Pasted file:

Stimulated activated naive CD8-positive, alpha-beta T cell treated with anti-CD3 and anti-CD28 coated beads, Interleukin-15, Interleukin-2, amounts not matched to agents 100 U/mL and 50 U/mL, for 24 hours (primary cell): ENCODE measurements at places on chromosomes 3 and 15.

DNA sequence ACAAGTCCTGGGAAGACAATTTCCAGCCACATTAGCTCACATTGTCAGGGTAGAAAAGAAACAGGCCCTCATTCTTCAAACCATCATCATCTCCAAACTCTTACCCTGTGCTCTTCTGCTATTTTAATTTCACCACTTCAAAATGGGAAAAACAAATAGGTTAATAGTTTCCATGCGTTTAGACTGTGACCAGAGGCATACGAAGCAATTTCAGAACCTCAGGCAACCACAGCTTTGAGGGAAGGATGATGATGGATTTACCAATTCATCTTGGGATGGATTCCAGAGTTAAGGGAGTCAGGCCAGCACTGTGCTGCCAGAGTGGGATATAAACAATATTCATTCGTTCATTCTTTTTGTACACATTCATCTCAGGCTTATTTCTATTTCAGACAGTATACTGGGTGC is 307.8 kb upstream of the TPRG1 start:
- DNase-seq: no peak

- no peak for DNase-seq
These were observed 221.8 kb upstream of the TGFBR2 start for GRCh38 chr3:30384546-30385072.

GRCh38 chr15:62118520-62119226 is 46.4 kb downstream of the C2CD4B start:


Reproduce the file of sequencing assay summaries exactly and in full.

Stimulated activated naive CD8-positive, alpha-beta T cell treated with anti-CD3 and anti-CD28 coated beads, Interleukin-15, Interleukin-2, amounts not matched to agents 100 U/mL and 50 U/mL, for 24 hours (primary cell): ENCODE measurements at places on chromosomes 3 and 15.

DNA sequence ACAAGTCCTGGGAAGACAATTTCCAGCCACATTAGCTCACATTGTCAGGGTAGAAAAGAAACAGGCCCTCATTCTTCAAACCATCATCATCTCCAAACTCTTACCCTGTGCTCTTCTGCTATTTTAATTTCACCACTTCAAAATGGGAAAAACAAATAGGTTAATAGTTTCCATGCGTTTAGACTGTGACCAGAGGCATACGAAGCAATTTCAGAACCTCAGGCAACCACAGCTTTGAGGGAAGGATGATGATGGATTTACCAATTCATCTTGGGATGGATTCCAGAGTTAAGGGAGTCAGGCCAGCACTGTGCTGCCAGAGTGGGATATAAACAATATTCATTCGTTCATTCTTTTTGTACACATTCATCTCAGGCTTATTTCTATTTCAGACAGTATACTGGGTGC is 307.8 kb upstream of the TPRG1 start:
- DNase-seq: no peak

- no peak for DNase-seq
These were observed 221.8 kb upstream of the TGFBR2 start for GRCh38 chr3:30384546-30385072.

GRCh38 chr15:62118520-62119226 is 46.4 kb downstream of the C2CD4B start: